• Weather permitting, crack a window.
  • Set your thermostat for lower nighttime temperatures – this may even save you money on your heating bill
  • Simplify the variety of orchids you grow. For example, concentrate your efforts on growing a few varieties, with similar temperature requirements, amazingly well. Some orchid growers, even greenhouse growers, take this advice. For example, some enthusiasts just grow cattleyas. Because there is so much variety, they may care for many species and hybrids within a particular genus. 

Adapting Orchids to Different Temperature Ranges

Orchids will adapt to varying temperatures within a certain range. Even so, there are limits. If a warm-growing orchid is cared for in a cool-growing environment, the orchid will not bloom as it should and the plant will be weak and slowly decline. The same is true for a cool-growing orchid growing in a warm environment. 

All life, including orchids, have enzyme systems and metabolisms that function best within particular temperature ranges. Orchids depend on cues such as temperature, day length, rain, and humidity changes that signal when to flower, when to rest and when to grow. The more closely we replicate our orchids’ natural environment the better our orchids will flourish.

Thank you for spending so must time explaining temperature etc. I'm going to keep trying. Beautiful! Lyn

Lyn

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12 Comments
  1. Anonymous says:

    Dear Anna, Two days ago I bought a Cymbidium orchid and just noticed that the leaves are turning yellow. Thanks for your help.

    1. Anna says:

      If you just purchased the Cymbidium, the leaves were likely yellowing before you got the orchid. Follow this link to know what to do about yellowing leaves:
      Yellowing Leaves: What to Do About It
      Best!
      Anna

  2. Anonymous says:

    my orchid has one more flower and behind there are little buds emerging.. yet the leaf are getting yellow – Do I need to transplant ( because I was new -I now know that when I first replanted I didn’t know how to cut back the old roots. what to do now. thank you. I am very grateful.

    Elda

    1. Anna says:

      Elda,
      Yellow leaves are a common problem faced by many orchid growers. Here is a link with an article that will help you know what action to take to treat your orchid’s yellowing leaves:

      WHAT TO DO ABOUT YELLOWING ORCHID LEAVES

      All my best,
      Anna

  3. Anonymous says:

    Hi Anna. I have 3 Phalapenopsis orchids that I have kept on my front porch all summer. I have had them for about 2 years. They have been getting the morning filtered sun and are doing pretty well sending out new roots and sprouting new leaves. One has produced it’s 2nd Kaiki and it has 4 roots coming out of it. My question is when should I bring them in the house? The temperatures are starting to fall at night . I live in central NC, USA. It has gotten down to 52 degrees a couple of nights. Also I have only had one of them bloom for me and those flowers were kinda small and nothing like the blooms it had on it when I bought it. I have re-potted them in loose orchid bark as well and I think they really like that. Any thoughts and advice would be very welcomed and appreciated. Ps. The first Kaiki is not doing very well. I followed your instructions for removing it and now it has no roots but is still green. Help! I don’t want it to die.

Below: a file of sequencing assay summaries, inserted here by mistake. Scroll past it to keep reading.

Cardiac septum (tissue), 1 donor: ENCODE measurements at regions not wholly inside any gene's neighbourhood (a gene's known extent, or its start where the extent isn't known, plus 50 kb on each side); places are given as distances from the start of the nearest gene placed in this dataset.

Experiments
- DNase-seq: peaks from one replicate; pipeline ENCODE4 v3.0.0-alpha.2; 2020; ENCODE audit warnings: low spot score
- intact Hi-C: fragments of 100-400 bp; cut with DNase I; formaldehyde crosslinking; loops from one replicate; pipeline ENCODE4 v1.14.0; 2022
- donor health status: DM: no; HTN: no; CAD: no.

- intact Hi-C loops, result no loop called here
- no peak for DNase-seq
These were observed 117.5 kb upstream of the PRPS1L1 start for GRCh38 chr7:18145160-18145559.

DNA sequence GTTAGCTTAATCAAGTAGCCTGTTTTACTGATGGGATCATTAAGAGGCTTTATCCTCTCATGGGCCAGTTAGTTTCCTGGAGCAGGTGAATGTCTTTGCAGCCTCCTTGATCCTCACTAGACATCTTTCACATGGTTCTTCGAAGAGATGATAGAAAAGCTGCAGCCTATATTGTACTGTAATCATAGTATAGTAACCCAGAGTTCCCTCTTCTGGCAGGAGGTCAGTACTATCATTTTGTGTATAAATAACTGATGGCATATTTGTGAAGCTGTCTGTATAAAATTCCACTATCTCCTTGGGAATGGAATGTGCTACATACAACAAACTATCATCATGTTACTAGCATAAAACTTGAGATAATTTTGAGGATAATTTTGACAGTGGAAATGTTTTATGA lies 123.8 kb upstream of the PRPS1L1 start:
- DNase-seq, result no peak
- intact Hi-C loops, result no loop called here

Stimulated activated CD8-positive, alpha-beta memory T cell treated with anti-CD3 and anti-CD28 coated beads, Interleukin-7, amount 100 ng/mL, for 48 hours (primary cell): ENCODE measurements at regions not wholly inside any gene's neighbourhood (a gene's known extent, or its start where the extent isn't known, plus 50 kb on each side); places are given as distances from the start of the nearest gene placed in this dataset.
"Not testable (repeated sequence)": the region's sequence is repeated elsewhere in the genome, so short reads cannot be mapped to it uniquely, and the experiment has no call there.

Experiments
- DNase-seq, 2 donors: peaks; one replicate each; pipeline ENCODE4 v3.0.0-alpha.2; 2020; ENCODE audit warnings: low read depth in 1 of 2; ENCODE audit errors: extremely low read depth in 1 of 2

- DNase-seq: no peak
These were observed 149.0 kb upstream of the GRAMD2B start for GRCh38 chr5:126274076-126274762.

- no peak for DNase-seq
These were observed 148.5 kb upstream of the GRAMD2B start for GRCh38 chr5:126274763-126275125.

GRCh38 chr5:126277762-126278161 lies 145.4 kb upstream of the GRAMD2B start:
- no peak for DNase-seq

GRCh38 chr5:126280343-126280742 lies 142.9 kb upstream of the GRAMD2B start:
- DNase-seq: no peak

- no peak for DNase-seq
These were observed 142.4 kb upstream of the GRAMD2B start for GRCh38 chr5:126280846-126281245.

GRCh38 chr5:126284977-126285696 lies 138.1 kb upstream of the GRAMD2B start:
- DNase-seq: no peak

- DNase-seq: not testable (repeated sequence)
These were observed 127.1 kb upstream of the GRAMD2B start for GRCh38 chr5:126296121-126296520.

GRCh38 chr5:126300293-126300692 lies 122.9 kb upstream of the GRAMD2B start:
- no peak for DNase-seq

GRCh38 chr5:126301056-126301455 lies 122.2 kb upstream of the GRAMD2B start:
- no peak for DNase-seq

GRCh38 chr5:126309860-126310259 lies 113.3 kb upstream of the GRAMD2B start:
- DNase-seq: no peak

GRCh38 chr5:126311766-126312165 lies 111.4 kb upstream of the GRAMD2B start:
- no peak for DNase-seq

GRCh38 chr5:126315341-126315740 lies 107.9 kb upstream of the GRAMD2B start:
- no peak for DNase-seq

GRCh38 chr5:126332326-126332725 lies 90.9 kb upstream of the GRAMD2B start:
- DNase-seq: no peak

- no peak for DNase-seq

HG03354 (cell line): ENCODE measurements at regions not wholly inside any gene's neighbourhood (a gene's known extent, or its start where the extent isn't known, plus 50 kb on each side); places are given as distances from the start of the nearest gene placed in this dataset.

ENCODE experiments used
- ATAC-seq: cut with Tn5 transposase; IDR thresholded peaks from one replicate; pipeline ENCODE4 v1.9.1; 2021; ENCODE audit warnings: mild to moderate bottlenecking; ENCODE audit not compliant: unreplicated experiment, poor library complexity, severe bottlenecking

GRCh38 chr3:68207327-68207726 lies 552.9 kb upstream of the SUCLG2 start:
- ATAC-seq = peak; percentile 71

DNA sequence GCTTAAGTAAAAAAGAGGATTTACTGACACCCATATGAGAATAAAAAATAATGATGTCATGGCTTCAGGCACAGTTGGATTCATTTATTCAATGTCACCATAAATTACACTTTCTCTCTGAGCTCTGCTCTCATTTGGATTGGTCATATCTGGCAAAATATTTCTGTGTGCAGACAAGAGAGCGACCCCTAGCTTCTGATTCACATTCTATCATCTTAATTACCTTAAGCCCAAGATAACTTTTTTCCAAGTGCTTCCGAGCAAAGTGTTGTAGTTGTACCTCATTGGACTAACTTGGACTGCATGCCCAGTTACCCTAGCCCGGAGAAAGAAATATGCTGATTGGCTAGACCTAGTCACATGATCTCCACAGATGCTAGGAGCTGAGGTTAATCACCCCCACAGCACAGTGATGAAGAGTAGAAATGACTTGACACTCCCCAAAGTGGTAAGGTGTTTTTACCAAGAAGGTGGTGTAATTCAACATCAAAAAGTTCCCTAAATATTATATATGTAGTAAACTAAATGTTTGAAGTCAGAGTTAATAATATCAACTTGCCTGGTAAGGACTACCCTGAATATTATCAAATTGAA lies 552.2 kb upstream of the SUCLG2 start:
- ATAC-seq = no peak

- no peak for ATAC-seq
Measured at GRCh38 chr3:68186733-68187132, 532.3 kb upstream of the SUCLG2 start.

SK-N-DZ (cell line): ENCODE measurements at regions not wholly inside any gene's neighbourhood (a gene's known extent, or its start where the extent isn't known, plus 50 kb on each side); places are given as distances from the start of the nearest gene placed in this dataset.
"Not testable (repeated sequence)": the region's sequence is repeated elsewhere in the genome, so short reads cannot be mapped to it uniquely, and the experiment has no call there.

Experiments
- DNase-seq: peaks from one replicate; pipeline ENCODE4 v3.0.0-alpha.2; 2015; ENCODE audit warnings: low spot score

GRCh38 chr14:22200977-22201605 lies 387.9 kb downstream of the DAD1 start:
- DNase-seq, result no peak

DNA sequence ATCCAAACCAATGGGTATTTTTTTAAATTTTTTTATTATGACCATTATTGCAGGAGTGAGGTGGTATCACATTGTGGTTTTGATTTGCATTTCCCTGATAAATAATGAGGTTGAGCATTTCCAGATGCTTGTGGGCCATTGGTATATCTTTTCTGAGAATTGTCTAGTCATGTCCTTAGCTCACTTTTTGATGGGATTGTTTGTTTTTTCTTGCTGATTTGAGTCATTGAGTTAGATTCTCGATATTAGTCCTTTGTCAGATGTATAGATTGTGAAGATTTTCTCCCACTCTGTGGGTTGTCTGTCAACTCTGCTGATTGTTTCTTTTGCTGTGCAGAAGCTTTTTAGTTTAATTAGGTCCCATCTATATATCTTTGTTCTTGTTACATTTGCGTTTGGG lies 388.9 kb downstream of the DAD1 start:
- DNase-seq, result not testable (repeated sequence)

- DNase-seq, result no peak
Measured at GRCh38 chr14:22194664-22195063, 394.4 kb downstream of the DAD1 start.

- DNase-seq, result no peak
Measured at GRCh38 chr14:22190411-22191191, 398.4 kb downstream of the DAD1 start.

1. Anna says:

      Thanks for your thoughtful question. I would bring your phalaenopsis indoors now. Phals like a few weeks of temperatures between (55-60 F / 13-15.6 C). As temperature is key to blooming orchids, about of month of lower temperatures is key, but you don’t want them to get any colder. New roots and leaves are a sign that things are going well. Your orchid is now in the active growth cycle. When this period of active growth is completed, watch for a new flower spike emerging under one of the leaves. Give it time. Overall, it sounds like your orchid is doing well. Summer outdoors will do your orchid a world of good to help it produce flowers later in the year.

      About saving your keiki, this is a little trickier as it has already lost its roots. Keep the potting medium moist and provide a humidity tent by placing the potted keiki in a clear plastic bag. Be sure to keep the bag out of direct sunlight.

      Keeping my fingers crossed for more flowers on your phals and for the recovery of your keiki,
      Anna

      1. Myrna Fanney says:

        Thank you for your reply. So far so good. My little Kaiki is still alive but no roots.

  4. Barb Smith says:

    Dear Anna, winter has come to upper state New York & my Phalenopsis orchid buds are taking forever to open. I have them under LED lights, 65 degrees at night, 74 during the day. The buds & plants are real healthy. What am I doing wrong? Thank-you, Barb

    1. Anna says:

      Barb,
      Just remain consistent with your orchid care as bud blast is a danger to tender buds. As long as the buds do not abort – eventually they will open.

      Be consistent and patient – I know – easier said than done!
      All my best,
      Anna
      PS When those buds finally open, email me a picture! [email protected]

    2. Cathy says:

      Hi, my orchid is the grocery store type. I replanted it in bark. I was watering once a week and the leaves are getting limp with ridges. Should I stop watering? It has great drainage and I have fed it a couple of times. I read your paragraphs but still don’t understand. Thank you!

  5. Andrea says:

    Hi, new to orchids, I have a Phalaenopsis, it has decided to grow a stalk, I’m excited, but leaves have become limp & wrinkled.I’m hesitant to disturb it, in order to check its roots, maybe the growing medium has deteriorated. I do spritz it and water every four weeks. Thank you for your generosity in sharing your knowledge. Stay safe, Andrea

    1. Anna says:

      Andrea,
      Just be sure NOT to spritz the leaves, just the roots.
      Anna

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the ONE email you'll open every week

Saturday mornings I send out an exclusive email sharing my best tips on how to grow healthy orchids.

YES! THANK YOU!